The odds of an official cut in interest rates only days before the Federal Election just got shorter following this week’s release of the Consumer Price Index (CPI) results showing inflation flatlined in the March quarter.
Annual inflation fell to 1.3%, missing expectations of a 0.2% quarter on quarter rise, according to AMP Capital.
The implication of falling inflation for homeowners and investors is that now its highly likely the Reserve Bank will cut the cash rate cut sooner rather than later. Shane Oliver, Head of Investment Strategy and Chief Economist, AMP Capital, said, “We have been looking for two rate cuts this year and had thought that the RBA would wait till after the election before starting to move.
“However, with underlying inflation coming in much weaker than expected our base case is that the first cut will come next month, with the RBA likely to conclude that it’s too risky to wait until unemployment starts to trend up.”
The Executive Chairman of Raine & Horne, Angus Raine, said the rate cut would encourage sellers just as much as buyers. “Many prospective sellers have been sitting on their hands until the federal election is over,” he said. “A potential rate cut will spur sellers to put their homes on the market, particularly in spring once the election is over. I would urge the top four banks to pass any cuts on to consumers.”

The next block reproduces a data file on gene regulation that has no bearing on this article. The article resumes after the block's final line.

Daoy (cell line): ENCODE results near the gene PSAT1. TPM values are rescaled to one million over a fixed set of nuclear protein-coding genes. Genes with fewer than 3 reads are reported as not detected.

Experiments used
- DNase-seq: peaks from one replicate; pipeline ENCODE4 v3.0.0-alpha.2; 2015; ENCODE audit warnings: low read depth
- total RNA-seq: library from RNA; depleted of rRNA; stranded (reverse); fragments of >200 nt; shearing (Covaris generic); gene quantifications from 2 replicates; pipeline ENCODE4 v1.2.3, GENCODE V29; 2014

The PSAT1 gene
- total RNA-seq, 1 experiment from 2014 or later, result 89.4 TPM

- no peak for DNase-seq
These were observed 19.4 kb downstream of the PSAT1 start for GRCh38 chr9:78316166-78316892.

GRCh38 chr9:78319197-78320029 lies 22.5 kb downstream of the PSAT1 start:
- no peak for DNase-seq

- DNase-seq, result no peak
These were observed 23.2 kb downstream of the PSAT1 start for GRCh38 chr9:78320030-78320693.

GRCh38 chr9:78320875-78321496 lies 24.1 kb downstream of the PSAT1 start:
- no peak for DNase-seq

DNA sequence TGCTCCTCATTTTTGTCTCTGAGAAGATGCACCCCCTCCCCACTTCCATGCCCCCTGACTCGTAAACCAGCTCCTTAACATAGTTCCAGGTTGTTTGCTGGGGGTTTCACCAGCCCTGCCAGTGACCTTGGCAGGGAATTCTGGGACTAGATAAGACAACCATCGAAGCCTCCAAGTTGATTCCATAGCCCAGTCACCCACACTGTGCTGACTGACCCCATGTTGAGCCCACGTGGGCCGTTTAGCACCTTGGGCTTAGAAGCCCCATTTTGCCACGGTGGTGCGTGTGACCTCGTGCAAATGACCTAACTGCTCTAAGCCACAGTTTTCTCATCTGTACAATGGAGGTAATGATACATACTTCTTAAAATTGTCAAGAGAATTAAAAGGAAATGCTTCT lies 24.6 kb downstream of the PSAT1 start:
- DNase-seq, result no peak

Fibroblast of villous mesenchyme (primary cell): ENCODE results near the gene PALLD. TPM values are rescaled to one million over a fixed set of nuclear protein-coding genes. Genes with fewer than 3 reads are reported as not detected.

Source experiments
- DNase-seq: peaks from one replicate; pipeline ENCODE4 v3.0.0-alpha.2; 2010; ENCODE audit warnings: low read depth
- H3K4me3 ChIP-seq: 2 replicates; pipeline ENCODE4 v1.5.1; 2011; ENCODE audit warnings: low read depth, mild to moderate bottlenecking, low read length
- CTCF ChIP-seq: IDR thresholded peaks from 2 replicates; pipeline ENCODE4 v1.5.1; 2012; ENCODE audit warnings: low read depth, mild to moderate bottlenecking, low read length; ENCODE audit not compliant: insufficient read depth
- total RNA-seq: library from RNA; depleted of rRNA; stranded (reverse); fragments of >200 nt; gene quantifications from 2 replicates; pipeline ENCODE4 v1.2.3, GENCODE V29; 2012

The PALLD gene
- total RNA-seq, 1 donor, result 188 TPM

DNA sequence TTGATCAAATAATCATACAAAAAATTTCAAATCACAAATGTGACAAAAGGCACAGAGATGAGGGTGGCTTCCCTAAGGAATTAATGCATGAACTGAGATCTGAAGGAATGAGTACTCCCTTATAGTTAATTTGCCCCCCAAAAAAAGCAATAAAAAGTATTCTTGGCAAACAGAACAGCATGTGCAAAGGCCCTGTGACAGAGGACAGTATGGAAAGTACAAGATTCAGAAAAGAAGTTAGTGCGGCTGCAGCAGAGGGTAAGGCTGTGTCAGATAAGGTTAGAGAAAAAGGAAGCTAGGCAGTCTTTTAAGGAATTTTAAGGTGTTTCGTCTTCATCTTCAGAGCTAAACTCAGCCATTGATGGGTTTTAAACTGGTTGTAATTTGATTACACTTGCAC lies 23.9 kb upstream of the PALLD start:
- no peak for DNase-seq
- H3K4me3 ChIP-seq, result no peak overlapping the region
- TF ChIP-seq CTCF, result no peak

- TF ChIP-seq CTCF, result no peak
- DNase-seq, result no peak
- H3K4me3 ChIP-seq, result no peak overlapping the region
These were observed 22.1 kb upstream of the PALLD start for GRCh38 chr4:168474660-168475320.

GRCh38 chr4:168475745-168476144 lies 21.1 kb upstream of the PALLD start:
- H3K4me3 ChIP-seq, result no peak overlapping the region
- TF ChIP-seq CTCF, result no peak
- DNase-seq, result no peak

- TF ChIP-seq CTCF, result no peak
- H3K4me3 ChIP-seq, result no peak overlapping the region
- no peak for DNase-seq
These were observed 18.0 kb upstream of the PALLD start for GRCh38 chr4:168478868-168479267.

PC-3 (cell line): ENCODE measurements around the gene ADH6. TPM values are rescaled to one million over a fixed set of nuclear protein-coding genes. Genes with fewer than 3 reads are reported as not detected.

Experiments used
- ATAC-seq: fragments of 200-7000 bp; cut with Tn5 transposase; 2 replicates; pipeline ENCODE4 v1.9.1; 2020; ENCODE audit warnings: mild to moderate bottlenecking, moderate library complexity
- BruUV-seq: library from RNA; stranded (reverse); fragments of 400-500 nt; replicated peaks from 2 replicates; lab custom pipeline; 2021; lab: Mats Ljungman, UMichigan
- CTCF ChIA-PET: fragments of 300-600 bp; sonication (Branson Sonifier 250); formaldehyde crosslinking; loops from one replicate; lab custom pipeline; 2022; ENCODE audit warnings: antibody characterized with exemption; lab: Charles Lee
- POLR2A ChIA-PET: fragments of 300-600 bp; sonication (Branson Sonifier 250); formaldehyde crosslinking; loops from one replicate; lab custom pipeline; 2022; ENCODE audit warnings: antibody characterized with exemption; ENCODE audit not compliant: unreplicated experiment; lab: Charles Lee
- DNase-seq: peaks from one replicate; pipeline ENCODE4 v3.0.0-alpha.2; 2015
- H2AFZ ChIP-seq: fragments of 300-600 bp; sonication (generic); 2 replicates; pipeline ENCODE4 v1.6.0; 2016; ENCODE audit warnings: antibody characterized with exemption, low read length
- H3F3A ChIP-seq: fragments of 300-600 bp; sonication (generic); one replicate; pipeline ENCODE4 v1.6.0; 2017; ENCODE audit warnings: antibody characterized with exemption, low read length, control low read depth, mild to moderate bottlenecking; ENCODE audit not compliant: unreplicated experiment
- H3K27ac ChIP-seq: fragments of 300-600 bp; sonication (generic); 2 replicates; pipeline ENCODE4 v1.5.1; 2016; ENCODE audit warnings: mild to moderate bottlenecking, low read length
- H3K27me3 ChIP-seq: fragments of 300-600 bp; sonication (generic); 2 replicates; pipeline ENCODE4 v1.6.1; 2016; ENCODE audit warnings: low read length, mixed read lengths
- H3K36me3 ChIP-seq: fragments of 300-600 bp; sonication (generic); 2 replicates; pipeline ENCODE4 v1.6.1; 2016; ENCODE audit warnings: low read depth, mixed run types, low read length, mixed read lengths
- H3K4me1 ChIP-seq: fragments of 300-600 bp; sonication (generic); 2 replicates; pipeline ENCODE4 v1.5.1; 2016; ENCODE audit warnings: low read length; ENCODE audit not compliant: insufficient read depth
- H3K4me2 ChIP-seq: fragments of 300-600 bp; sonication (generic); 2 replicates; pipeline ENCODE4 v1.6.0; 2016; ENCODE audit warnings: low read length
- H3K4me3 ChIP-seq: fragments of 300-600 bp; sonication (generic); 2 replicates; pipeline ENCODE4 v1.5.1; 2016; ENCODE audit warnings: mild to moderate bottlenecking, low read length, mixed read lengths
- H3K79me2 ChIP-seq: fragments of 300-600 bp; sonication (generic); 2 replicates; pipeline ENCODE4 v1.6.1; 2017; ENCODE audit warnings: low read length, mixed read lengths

Angus also said lower rates combined with softer values would help more buyers, including first-timers into the market. To support Angus’s position, research from comparison website Finder.com.au found that one in five Australians (19%) are interested in buying property amid recent price drops. “This makes a mockery of the need to slash the capital gains discount to 25% and remove negative hearing benefits for established investment properties,” said Angus.
“The market combined with monetary policy is doing the work for homebuyers. We don’t need Labor’s cataclysmic changes to property taxation.
“Here’s the truth, plain and simple. Economists say that if the planned changes to negative gearing do go ahead, property prices will fall, which will decrease the value of 18 million Australian’s retirement nest eggs, while rents will rise. Government savings will be less than estimated, unemployment will rise, and our whole economy will be in jeopardy. Does that sound appealing?”
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